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Not One Woman Less Including African Women

Not One Woman Less Including African Women

They’re real. They wear makeup. They show themselves and they hide. They are seen to do this. Forced and driven to sell themselves, otherwise they are beaten near death. Bruised hearts. Waiting to live. They give life to scraps of pleasure and dark urges of beastly chiaroscuro and lovers in dreams. Perhaps living, lost or never found. Evocations of skin. Macho men boasting of things they do who pay for stolen sex. Wagers and trials by fire on the streets. Feeling guilty about the hearth at home. Remorse, false feelings and resentment. Escapes and returns. Ecstasy, the bread and butter of the ego… A tangle of gasps, thoughts, and propositions from men of a certain age with dirty collars that twist around the waists of African woman who have gone astray, are lost, on the streets and sidewalks. African women who are used and abused in makeshift alcoves, along the shore, inside huts, behind bushes, in out-of-the-way motels, slummy hotels, rooms in starred hotels, and car seats, fancy and not, with newspapers for curtains. Everyone knows about but nobody sees the traders at the human marketplace. Everyone watches but nobody stops the rape, violence and commerce of women on their own, abducted, hidden, exploited and enslaved. Women from Africa. Women-children, barely adolescent, in the industry of black women sold as dark objects of desire. Women who ended up in the trade and were sent to prostitute themselves. A business run by the Camorra and organized crime. Nigerian, South African and North African women who have been violated and tarnished. Insulted, abused, raped, exploited and mortified. Sometimes killed and hidden. Lives that have been covered up. Ignored. Forgotten. A routine, day and night. Nights like a blazing fire that burns and scorches dignity, exploits bodies and destroys lives. This too is violence against women. Allowing black women to prostitute themselves and silencing the rising phenomenon. As if black women were dolls not people, baby dolls and not women, disposable objects. A distinction between black and white that appears insurmountable in the division made according to women. This is violence. Violence is also the leer of a man undressing a woman. Violence is all the bad done to the ‘little colored girls’, as they are referred to by the puritans and moralists as a facade, at night, with or without the moon, in the cold or under a blanket, behind the appearances of impeccable respectability and culture, wearing a blue suit or sweatpants, in shorts, or with gray hair, poor mean-spirited half-men who divide their time between the warmth of their wives, mothers and daughters at home and the frost of violence against African women… That nobody sees, nobody talks about, and many of these men boldly try again so they can feel like big little kings of bruised hearts!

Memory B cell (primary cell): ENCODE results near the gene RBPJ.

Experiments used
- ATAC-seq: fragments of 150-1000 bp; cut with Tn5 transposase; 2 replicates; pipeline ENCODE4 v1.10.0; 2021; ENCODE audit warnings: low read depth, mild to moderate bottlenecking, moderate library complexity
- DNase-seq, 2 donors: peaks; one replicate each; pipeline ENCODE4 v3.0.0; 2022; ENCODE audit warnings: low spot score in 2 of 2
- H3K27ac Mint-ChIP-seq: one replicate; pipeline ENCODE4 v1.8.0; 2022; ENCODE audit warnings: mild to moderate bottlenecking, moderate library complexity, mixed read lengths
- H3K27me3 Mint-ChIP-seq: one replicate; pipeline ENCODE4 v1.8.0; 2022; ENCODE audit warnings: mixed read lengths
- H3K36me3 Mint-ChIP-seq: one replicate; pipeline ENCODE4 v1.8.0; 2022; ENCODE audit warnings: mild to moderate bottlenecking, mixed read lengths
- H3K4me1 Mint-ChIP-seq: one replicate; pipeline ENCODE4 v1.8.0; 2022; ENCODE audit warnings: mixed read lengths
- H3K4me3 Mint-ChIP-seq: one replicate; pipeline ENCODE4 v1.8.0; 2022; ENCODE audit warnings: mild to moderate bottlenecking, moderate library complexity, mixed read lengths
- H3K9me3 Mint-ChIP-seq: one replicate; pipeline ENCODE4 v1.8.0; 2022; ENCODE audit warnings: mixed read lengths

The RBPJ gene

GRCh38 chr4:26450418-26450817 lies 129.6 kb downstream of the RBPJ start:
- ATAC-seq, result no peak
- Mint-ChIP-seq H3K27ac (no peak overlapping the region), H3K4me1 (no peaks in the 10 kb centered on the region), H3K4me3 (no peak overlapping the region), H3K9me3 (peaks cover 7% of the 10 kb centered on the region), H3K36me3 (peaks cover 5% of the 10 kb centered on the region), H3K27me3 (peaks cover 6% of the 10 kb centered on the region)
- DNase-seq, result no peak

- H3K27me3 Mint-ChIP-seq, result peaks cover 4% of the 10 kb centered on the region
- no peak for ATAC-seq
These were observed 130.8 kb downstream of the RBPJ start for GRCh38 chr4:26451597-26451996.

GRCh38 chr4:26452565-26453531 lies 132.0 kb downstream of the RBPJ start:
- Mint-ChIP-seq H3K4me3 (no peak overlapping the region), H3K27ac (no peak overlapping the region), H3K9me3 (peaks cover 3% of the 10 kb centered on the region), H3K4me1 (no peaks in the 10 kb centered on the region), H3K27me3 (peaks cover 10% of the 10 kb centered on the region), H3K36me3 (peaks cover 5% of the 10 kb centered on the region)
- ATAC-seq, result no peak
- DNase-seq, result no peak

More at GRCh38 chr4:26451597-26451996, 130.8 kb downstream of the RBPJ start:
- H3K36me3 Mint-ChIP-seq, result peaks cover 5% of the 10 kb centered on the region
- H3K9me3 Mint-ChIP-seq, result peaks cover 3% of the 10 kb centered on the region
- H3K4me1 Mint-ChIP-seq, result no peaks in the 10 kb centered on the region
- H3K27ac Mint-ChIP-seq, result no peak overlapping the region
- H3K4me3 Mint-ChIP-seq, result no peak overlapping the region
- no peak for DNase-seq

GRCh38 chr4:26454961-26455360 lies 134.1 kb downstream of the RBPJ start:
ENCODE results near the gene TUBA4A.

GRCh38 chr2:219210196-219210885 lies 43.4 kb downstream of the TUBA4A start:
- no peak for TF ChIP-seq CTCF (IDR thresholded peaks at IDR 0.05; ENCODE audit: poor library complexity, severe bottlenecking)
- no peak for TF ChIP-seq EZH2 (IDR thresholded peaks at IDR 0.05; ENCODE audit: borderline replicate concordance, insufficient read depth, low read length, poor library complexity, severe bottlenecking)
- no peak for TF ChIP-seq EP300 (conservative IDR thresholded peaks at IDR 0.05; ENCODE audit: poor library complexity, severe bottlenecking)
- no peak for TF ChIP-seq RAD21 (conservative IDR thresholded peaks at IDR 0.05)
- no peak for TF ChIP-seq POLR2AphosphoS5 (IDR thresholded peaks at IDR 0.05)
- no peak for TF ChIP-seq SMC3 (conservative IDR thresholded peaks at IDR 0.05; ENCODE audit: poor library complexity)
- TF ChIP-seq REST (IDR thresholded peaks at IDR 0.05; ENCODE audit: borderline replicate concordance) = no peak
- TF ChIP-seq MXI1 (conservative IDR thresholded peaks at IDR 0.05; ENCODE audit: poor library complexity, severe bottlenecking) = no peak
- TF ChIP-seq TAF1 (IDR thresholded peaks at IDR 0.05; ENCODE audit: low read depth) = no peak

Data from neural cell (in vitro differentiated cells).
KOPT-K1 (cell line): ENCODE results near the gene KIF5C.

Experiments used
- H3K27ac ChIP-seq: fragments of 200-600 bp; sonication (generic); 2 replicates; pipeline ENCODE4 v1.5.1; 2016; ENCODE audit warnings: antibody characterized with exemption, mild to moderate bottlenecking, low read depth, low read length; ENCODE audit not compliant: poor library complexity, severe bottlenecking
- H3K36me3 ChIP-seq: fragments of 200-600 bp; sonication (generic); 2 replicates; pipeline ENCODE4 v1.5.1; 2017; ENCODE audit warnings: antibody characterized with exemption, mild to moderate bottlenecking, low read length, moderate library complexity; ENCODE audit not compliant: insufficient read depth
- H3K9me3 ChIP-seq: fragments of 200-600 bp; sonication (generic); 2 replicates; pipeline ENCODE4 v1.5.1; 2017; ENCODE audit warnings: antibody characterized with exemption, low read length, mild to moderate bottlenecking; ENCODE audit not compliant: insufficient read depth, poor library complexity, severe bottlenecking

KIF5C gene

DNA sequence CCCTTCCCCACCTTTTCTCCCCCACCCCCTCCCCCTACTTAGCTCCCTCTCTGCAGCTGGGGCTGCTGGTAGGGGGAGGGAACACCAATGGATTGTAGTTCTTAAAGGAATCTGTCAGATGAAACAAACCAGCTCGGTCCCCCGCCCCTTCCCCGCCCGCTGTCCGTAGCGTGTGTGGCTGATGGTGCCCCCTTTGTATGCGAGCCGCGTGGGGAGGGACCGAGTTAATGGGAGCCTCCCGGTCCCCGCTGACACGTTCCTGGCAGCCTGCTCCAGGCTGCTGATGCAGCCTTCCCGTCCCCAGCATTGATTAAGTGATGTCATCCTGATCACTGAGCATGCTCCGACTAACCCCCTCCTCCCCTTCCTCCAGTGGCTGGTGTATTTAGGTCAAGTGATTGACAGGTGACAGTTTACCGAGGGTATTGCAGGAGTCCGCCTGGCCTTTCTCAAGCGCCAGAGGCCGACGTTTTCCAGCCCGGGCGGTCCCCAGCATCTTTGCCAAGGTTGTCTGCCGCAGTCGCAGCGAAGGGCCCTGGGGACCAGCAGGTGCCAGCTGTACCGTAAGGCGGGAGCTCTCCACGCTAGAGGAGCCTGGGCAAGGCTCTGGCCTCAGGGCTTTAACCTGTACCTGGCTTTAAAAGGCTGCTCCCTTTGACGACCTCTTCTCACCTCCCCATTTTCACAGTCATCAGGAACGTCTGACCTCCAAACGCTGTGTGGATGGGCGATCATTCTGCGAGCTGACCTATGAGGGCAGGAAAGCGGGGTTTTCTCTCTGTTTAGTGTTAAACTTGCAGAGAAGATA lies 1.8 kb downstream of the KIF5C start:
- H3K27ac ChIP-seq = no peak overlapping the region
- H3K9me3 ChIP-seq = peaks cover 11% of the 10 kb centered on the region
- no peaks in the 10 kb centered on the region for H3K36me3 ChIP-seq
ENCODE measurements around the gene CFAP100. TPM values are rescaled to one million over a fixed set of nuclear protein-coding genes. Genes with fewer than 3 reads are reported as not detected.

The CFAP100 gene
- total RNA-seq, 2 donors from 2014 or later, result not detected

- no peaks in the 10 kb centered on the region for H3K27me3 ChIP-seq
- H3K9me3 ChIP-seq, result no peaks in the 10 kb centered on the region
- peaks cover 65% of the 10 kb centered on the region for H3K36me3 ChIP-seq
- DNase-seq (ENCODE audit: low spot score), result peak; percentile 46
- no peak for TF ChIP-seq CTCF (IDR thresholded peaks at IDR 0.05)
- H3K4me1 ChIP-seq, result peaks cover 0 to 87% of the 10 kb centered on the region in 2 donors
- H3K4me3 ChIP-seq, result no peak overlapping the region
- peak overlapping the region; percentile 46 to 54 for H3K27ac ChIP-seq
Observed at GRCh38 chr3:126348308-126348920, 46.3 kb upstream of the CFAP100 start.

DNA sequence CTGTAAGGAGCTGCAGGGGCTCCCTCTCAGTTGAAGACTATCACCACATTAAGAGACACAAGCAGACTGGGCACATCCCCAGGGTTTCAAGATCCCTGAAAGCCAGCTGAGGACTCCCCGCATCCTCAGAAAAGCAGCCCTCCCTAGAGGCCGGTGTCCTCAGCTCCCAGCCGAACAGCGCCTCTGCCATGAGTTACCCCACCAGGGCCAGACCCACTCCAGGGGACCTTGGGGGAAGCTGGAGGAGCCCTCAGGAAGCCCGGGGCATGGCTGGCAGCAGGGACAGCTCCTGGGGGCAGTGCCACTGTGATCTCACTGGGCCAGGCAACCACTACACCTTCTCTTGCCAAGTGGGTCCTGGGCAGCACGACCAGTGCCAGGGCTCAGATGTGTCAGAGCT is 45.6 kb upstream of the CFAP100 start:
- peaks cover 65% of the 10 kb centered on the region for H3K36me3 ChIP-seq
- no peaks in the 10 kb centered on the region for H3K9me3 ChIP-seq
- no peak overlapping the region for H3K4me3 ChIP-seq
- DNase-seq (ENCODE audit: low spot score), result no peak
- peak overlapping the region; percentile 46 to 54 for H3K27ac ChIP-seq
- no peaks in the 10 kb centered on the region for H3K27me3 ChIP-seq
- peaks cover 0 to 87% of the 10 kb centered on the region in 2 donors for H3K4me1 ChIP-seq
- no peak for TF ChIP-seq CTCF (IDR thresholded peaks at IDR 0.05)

To them. To the Nigerian women, the women from the Horn of Africa and all the African women forgotten on the streets here and there… To the hearts bruised by oppression and abuse in the present and in the future goes the best seat. The one reserved for respect. The seat of honor.

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